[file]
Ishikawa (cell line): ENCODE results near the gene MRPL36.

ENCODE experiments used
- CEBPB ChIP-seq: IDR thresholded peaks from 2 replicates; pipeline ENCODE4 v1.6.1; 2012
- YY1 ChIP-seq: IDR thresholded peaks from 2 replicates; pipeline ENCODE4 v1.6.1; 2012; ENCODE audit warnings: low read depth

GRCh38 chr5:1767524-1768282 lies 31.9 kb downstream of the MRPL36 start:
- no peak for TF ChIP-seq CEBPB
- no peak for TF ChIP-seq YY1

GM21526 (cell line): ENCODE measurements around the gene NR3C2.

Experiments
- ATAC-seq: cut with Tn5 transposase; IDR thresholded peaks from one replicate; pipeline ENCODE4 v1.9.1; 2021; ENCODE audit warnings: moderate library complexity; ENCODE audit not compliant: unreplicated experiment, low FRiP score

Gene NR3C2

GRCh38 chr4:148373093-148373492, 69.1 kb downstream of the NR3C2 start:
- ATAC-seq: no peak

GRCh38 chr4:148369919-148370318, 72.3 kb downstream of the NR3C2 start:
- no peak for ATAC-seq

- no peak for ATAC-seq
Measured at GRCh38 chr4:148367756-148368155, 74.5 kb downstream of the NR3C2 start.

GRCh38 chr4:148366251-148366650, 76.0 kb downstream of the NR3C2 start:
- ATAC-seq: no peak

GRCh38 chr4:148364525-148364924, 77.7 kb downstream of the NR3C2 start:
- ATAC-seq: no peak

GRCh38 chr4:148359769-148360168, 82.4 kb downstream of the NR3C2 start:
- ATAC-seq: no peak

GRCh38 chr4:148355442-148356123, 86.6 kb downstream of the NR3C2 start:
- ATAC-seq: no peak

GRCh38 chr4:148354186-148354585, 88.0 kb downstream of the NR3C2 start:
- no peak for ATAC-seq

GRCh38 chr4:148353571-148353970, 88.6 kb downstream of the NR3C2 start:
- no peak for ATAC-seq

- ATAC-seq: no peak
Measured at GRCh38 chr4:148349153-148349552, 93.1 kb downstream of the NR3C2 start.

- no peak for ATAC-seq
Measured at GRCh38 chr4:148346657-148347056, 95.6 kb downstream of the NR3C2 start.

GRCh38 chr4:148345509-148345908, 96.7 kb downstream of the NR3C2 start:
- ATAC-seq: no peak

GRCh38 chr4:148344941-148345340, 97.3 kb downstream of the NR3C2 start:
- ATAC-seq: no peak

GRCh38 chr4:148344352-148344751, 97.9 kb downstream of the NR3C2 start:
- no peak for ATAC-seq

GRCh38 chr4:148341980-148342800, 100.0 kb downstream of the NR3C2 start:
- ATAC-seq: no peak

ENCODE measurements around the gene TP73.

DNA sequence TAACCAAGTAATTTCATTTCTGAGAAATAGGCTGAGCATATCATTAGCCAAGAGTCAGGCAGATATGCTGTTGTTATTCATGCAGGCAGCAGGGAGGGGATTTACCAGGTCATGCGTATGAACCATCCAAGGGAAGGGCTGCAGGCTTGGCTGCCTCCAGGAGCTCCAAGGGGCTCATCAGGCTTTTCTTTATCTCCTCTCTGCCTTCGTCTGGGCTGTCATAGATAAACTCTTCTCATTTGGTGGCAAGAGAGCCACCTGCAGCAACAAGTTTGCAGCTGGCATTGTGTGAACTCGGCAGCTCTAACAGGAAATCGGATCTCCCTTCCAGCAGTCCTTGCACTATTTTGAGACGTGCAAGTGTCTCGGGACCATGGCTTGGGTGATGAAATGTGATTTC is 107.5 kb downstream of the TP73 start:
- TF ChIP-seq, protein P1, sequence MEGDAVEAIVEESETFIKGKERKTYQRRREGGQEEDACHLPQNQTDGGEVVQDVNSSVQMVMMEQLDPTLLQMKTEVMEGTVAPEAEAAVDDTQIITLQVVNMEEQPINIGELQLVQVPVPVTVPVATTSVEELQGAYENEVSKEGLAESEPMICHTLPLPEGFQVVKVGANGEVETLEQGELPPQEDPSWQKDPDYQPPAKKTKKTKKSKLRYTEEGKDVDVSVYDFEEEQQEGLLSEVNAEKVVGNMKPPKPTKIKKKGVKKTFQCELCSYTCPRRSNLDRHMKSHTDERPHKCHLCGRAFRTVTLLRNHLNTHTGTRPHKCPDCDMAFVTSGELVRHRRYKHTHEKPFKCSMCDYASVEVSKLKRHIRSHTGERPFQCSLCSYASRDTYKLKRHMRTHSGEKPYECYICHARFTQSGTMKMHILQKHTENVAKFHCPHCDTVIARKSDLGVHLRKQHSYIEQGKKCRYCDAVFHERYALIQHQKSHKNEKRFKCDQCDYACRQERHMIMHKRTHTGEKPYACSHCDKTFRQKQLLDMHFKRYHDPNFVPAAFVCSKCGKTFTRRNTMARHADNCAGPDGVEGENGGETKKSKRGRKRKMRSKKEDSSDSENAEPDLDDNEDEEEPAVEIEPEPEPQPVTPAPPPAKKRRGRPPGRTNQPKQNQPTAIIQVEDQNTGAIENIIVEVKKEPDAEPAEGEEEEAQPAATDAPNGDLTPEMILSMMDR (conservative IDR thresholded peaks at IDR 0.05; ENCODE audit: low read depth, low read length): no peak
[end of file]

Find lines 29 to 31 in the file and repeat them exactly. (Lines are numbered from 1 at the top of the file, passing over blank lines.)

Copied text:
- no peak for ATAC-seq

- ATAC-seq: no peak
Measured at GRCh38 chr4:148349153-148349552, 93.1 kb downstream of the NR3C2 start.